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Minnesota legislators are expected to approve funding that could create a path for residents of Minneapolis’ diverse and historically polluted East Phillips neighborhood to take over the contested Roof Depot site from the city.
The move signals the potential resolution of a yearslong conflict between city officials aiming to use the site for a public works facility and community members who want to convert an old warehouse there into an indoor urban farm, affordable housing, and local business hub.
The nonprofit East Phillips Neighborhood Institute has been fighting the city over its plans to convert a former Sears warehouse into a public works water yard. Minneapolis bought the site in 2016 with plans to expand its Hiawatha public works campus in the neighborhood and construct a new hub for city water services. The group has battled the city in court and municipal proceedings, and pursued funding from the state Legislature to buy the site directly.
Instead, legislators plan to provide funding to Minneapolis for its public works project, with the hope that the city can find a new location for the water yard and reach an agreement with the institute to sell the property, according to Representative Fue Lee, DFL-Minneapolis.
Lee chairs the Minnesota House Capital Investment Committee, which allocated $4.5 million to Minneapolis for a water distribution facility in its proposed $1.3 billion capital investment bill.
“This allows for an opportunity for the city to do that process,” Lee said.
An additional $2 million allocated for Minneapolis labeled “Hiawatha campus holding costs” included in the tax omnibus bill is also intended to cover costs associated with the Roof Depot site.
The final tax and capital investment bills still need to pass through the House and Senate before the session closes on May 22, but are expected to reach the desk of Governor Tim Walz.
Breakthrough came with news that city would sell
Last month, organizers from East Phillips celebrated news that the city is willing to sell the property to the community. The city requested $16.7 million to cover public funds that have gone into the site and water yard plans. Minneapolis purchased the building for $6.8 million, according to Hennepin County property records.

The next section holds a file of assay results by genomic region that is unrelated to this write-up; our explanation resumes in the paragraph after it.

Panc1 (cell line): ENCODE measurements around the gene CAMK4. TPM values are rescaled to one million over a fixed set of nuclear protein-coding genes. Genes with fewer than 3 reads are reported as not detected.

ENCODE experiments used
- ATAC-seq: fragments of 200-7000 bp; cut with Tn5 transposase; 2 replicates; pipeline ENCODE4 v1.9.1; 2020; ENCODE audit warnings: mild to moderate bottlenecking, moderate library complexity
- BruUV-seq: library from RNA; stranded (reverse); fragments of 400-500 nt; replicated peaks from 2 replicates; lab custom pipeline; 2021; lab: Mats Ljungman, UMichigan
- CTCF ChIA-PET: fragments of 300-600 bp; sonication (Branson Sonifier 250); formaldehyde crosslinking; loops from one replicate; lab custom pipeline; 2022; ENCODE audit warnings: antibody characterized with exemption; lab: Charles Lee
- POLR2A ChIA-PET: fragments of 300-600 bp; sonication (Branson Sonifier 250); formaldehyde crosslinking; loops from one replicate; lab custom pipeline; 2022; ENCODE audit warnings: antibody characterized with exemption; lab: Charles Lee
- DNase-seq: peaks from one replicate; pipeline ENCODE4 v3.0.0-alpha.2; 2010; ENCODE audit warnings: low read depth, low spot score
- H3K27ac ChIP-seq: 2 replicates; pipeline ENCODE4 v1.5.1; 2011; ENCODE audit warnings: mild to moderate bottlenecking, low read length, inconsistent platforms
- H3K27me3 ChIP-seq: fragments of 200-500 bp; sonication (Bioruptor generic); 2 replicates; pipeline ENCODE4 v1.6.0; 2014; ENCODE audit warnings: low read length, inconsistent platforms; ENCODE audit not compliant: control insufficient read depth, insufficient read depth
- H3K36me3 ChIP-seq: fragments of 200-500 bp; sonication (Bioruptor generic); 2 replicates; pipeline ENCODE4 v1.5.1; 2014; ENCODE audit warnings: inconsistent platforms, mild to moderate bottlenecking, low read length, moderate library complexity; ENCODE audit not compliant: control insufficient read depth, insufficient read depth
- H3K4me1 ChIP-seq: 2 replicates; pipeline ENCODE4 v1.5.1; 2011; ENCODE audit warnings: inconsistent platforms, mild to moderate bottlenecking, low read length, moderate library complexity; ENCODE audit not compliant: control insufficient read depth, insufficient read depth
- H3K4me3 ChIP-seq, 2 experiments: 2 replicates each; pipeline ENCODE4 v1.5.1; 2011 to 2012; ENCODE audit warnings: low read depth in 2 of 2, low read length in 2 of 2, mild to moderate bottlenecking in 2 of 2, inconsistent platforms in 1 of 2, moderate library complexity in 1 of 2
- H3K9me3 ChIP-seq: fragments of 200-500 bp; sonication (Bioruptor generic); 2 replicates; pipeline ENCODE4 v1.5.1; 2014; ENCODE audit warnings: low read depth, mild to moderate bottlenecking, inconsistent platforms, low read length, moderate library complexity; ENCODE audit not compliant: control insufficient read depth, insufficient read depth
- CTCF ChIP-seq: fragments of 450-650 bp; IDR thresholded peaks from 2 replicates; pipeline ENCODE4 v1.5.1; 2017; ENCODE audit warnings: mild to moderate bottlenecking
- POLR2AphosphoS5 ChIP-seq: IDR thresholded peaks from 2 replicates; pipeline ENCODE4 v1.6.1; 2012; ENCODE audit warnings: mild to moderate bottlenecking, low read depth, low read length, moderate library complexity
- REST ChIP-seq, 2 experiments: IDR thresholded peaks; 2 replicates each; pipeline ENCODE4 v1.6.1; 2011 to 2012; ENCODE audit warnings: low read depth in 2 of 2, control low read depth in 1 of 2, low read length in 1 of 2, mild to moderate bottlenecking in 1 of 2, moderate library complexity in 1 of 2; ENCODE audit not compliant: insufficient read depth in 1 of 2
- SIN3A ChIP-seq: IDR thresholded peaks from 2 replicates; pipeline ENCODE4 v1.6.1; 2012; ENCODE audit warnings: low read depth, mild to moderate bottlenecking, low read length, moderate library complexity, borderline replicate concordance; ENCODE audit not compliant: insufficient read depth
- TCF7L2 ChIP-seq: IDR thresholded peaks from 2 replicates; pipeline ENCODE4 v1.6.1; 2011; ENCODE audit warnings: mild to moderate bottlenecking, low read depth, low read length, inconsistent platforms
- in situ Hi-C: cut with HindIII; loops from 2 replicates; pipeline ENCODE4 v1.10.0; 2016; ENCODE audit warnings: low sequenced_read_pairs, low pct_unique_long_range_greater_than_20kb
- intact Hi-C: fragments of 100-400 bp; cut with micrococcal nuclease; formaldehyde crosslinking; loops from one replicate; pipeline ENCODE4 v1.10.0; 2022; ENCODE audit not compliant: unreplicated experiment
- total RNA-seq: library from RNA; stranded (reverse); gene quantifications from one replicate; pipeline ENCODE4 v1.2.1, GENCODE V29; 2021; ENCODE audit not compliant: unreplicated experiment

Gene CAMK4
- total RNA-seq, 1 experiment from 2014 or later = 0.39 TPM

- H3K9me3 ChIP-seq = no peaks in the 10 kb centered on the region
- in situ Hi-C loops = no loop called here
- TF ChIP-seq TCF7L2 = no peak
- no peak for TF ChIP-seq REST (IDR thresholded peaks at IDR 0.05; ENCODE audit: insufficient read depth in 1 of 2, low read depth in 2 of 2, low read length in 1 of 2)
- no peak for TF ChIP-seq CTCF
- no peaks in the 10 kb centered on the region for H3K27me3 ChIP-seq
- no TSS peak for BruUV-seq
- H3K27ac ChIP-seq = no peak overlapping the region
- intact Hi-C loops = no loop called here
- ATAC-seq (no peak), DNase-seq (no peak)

While the Legislature’s allocated funding is well below that mark, the institute remains optimistic the funding will provide a path to them to buy the 7.6-acre site.
“We still have hope and we have a plan,” Cassie Holmes, an East Phillips Neighborhood Institute board member and longtime resident of the Little Earth community, said at a news conference last week.
A bill proposed in the Legislature by Representative Hodan Hassan, DFL-Minneapolis, and Senator Omar Fateh, DFL-Minneapolis, would have provided the group with $20 million in funding for the site. But that measure was not included in the capital investment bill.
Still, institute leaders say they’ve received support from state lawmakers that will let them move forward with the city.
“The Minneapolis delegation has been a tremendous help in fighting for this,” said East Phillips Neighborhood Institute president Dean Dovolis.
A city spokesperson declined to comment on the negotiations, citing the fluid nature of proceedings at the State Capitol.
The institute is optimistic it will reach and be able to finance a purchase agreement with the city, Dovolis said.
“I think the city has realized this project isn’t going away,” he said.
A long fight
Residents of East Phillips began dreaming of and planning their indoor urban farm project in 2015, and contested the city’s purchase of the site the next year. Over the years and along with multiple cohorts on the City Council, they’ve delayed plans to demolish the old Sears warehouse to preserve their vision.
The battle over the Roof Depot site peaked in February, when a group of protesters occupied the site at East 28th Street and Longfellow Avenue, which was slated for demolition in early March.
The city and the institute remain embroiled in a lawsuit aimed at protecting the 14th Amendment rights of East Phillips residents to life and liberty, citing historical pollution in the neighborhood. That case is the source of the temporary injunction that delayed demolition of the Roof Depot to allow for the case to be heard by the Court of Appeals. That delay, in turn, allowed time for a deal to be reached with state lawmakers.
Oral arguments in the case were held May 9. The Court of Appeals has 90 days to issue a ruling.
On April 18, the Minnesota Supreme Court officially declined to review a separate case brought by the institute determining whether the city’s environmental review process for the proposed public works project was adequate, according to court records.
The institute argued that the city should not be allowed to declare its own environmental assessment sufficient, and contended that Minneapolis was not honoring a 2008 state law that called for regulators to consider cumulative pollution impacts for new industrial facilities in the area. The Court of Appeals ruled in favor of the city in February.
East Phillips, one of the most diverse neighborhoods in Minnesota, has a long history of industrial and transportation pollution that has resulted in elevated levels of asthma and heart disease, according to state and federal records.
The Roof Depot site is adjacent to a former pesticide factory that produced arsenic. In 2007, The U.S. Environmental Protection Agency declared the surrounding area a federal Superfund site. The neighborhood is included in Minneapolis’ south side Green Zone, areas designated as being heavily polluted and home to a large number of people of color.